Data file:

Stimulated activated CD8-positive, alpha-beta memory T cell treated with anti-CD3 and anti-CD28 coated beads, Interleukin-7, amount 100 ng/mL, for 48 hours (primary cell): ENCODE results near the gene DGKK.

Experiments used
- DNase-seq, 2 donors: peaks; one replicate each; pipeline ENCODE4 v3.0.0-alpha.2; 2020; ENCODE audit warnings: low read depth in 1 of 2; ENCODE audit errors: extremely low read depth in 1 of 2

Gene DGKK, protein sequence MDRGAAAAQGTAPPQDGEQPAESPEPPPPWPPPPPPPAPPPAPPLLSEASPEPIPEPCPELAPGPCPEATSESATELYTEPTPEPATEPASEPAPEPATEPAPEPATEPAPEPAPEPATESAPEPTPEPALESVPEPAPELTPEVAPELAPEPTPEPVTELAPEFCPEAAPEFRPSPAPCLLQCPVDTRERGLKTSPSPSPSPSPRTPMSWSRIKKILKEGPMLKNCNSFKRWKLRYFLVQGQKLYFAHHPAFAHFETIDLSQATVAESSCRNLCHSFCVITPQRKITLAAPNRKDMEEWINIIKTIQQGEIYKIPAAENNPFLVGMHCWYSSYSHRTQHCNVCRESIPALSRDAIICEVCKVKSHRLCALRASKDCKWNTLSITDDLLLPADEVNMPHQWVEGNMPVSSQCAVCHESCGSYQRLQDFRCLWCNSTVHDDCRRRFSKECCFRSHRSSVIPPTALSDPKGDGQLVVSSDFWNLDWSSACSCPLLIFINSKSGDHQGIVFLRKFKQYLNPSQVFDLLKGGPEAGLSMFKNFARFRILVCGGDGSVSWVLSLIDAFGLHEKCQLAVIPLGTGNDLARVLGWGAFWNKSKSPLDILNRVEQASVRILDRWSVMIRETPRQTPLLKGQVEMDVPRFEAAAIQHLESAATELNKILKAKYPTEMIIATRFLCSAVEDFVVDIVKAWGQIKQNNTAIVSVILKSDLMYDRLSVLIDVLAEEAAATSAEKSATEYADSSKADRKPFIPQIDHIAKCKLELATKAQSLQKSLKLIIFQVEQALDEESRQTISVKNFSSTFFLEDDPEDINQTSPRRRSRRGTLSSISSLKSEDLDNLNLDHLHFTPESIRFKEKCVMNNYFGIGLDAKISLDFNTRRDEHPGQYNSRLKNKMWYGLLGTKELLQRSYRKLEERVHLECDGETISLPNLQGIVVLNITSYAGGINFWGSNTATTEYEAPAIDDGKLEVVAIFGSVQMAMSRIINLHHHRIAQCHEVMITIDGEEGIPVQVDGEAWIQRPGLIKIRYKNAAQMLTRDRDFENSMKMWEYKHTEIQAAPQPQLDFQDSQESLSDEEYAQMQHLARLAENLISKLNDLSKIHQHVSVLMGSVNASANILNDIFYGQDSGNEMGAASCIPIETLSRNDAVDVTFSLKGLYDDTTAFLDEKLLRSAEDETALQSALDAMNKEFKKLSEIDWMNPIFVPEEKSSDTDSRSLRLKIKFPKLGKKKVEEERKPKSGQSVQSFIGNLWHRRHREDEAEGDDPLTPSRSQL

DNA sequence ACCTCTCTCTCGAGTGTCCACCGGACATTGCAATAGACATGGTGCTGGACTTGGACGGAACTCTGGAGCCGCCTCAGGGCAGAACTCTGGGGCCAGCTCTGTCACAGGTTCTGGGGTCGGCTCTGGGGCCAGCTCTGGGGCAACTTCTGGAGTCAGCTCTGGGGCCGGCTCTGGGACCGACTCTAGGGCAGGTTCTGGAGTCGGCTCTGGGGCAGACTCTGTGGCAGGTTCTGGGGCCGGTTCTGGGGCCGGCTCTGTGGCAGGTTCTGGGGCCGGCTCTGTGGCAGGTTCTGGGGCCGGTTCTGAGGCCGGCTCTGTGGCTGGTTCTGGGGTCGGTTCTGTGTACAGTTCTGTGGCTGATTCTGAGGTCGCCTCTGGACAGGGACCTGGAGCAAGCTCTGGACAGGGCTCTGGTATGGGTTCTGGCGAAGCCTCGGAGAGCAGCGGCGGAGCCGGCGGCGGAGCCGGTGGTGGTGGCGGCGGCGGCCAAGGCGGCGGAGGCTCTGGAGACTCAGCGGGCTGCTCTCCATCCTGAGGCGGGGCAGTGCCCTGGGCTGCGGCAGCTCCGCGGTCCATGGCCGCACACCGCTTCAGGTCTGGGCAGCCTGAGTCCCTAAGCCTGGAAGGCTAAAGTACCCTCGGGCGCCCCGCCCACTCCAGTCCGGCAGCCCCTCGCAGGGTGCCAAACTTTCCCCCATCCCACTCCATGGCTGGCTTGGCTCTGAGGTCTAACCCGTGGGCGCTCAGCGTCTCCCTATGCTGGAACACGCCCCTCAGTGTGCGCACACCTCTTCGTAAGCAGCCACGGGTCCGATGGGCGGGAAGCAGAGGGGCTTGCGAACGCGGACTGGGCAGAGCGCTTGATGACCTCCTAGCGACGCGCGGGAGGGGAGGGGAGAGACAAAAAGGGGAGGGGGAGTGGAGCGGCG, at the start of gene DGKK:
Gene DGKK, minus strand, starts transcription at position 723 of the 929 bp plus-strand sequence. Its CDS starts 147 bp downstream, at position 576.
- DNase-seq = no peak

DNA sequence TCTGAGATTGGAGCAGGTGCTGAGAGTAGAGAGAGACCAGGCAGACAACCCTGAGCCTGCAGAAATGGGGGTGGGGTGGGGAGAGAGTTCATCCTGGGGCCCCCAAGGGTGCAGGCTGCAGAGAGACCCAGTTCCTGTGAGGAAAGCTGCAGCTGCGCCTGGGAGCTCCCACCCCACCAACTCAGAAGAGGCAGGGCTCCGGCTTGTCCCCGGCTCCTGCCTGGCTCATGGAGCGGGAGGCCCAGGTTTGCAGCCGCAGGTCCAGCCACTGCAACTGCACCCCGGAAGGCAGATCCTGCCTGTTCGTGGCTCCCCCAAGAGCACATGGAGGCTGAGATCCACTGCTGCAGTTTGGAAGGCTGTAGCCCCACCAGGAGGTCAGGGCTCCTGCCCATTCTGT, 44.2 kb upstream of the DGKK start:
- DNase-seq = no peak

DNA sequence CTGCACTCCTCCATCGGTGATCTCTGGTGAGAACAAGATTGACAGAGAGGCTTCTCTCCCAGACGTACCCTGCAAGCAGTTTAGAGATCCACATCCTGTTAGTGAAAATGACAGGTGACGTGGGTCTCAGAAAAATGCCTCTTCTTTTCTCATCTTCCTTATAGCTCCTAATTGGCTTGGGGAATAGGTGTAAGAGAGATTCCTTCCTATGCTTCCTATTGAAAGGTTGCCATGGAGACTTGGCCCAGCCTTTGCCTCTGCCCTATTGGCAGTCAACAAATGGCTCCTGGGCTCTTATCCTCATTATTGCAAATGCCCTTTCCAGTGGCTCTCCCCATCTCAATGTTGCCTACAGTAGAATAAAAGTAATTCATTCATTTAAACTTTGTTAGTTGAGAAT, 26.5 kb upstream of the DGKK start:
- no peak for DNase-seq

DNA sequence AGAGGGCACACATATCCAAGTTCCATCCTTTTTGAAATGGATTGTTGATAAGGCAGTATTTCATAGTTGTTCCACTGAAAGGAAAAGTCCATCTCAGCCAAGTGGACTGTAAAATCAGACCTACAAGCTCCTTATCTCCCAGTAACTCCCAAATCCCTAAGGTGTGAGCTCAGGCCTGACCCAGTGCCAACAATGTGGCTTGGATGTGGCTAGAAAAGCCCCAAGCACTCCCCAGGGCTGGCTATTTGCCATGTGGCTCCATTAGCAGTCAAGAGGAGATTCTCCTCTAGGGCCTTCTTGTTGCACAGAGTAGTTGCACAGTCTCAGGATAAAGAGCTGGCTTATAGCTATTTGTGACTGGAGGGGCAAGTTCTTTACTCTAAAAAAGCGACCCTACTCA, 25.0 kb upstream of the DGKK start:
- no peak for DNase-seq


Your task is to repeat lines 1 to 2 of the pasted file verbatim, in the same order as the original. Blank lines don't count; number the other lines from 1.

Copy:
Stimulated activated CD8-positive, alpha-beta memory T cell treated with anti-CD3 and anti-CD28 coated beads, Interleukin-7, amount 100 ng/mL, for 48 hours (primary cell): ENCODE results near the gene DGKK.

Experiments used